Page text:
Hard cheese is obstacle in dispute over dairy imports

Meeting between Netanyahu, Simhon and other senior ministers to end the dairy-market crisis ends with no resolution.

Reuven Rivlin milking cow 311 (photo credit: Yossi Zamir)
Reuven Rivlin milking cow 311
(photo credit: Yossi Zamir)
Another meeting between Prime Minister Binyamin Netanyahu, Industry, Trade and Labor Minister Shalom Simhon and other senior ministers on the dairy-market crisis ended without resolution late Thursday.
Netanyahu and the ministers met with Industry, Trade and Labor Ministry director-general Sharon Kedmi, who heads a committee working on solutions to the crisis, and other people involved in the dairy industry, before holding a closed-door session for cabinet members only.
The main stumbling block was over a dispute between Simhon and Finance Minister Yuval Steinitz over the quantity of hard cheese permitted for import, Simhon’s spokesperson said.
During the meeting, Simhon presented Netanyahu with a report showing that profit margins in Israel’s retail industry are among the highest in the world, which the spokesperson said was “received with astonishment.”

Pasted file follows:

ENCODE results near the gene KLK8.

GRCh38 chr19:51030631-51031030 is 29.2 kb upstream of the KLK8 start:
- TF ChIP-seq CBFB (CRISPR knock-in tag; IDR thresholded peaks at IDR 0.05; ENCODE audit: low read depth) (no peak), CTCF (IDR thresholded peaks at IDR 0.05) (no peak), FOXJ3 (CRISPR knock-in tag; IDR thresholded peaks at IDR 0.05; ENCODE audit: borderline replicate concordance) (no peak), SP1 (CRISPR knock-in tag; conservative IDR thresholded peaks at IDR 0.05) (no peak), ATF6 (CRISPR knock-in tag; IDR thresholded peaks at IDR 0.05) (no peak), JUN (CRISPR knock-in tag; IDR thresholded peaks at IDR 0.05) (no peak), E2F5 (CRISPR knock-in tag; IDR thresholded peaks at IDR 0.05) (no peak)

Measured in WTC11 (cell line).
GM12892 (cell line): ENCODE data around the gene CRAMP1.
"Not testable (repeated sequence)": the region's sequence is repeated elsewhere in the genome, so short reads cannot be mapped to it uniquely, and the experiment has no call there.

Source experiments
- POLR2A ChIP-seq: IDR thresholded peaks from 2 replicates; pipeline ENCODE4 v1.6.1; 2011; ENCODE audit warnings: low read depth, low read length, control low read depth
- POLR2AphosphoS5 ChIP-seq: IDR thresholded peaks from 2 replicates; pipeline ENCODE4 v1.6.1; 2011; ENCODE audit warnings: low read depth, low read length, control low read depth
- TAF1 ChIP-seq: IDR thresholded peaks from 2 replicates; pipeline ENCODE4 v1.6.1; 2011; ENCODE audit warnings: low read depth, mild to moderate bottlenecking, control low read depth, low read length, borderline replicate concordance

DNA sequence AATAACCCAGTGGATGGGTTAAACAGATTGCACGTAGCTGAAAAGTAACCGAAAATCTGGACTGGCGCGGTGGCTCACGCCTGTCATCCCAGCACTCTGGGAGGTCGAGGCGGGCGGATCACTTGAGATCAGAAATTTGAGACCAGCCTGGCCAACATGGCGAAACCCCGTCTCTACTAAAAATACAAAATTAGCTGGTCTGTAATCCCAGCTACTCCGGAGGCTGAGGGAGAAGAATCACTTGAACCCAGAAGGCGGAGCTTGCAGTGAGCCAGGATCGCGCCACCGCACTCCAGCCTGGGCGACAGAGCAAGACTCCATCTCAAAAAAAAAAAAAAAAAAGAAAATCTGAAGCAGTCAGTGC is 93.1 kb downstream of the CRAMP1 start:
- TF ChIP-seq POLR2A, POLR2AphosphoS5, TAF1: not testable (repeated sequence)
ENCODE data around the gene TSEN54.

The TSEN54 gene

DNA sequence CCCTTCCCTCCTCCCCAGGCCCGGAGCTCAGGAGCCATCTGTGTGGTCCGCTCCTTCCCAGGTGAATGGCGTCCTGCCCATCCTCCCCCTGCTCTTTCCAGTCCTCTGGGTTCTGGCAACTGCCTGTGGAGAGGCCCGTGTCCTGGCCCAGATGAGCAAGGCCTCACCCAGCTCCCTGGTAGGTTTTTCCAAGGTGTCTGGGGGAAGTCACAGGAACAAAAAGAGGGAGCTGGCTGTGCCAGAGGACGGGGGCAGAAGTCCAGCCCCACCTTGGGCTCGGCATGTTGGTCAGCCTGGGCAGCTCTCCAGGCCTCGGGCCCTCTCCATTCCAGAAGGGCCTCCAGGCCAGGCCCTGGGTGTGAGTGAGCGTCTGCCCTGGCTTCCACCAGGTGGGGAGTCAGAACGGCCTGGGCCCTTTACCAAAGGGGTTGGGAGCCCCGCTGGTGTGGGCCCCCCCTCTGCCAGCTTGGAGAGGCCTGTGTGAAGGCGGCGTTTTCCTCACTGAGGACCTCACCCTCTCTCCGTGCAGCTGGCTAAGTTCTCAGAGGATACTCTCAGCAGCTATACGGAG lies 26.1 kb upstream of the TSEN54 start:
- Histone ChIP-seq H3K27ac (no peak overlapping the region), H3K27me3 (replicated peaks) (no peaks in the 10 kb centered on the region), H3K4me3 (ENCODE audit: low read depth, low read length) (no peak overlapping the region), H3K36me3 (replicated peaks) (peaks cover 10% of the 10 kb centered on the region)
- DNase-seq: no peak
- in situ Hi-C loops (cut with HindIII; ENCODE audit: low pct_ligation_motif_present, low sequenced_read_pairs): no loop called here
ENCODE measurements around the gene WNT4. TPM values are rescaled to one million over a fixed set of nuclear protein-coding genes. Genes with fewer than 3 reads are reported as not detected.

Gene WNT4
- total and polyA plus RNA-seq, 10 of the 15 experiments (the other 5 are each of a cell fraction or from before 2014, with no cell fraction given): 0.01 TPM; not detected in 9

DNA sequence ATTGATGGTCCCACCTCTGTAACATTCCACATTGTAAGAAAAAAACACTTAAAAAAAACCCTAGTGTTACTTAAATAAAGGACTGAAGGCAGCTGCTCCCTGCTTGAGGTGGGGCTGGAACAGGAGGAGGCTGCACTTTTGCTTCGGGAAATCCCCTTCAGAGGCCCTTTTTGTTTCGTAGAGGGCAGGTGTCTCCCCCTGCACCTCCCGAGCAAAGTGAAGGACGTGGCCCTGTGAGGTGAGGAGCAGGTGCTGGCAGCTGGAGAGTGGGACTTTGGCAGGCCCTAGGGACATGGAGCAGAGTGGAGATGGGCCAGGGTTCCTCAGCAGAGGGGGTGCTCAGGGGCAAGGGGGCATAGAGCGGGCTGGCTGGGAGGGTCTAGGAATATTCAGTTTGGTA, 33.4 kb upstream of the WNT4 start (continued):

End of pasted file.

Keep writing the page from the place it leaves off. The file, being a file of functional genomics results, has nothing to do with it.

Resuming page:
Netanyahu has appointed Prime Minister’s Office director-general Eyal Gabbai to try to bridge the gaps between the sides.
Meanwhile, Knesset Speaker Reuven Rivlin and members of the legislature’s Economic Affairs Committee visited two dairy farms in the northern Negev and coastal plains on Thursday, against the backdrop of the debate over dairy-market regulation.
Rivlin said he had faith in the committee’s ability to make the right judgment once the Kedmi Committee presents solutions to the dairy crisis, which he said the Government would not be able to ignore.

Committee chairman Carmel Shama-Hacohen (Likud) said the dairy farms provided “an outstanding example of the added ethical and Zionist value of the dairy industry, which must be taken into account.”
Knesset agriculture lobby chairman Shai Hermesh said a 10-agorot cut in the target price of dairy products would translate to a NIS 130 million loss for dairy farmers. A dairy farmer’s wage typically goes no higher than NIS 10,000 a month, he said, and the suggested cut would bring this down to NIS 5,000.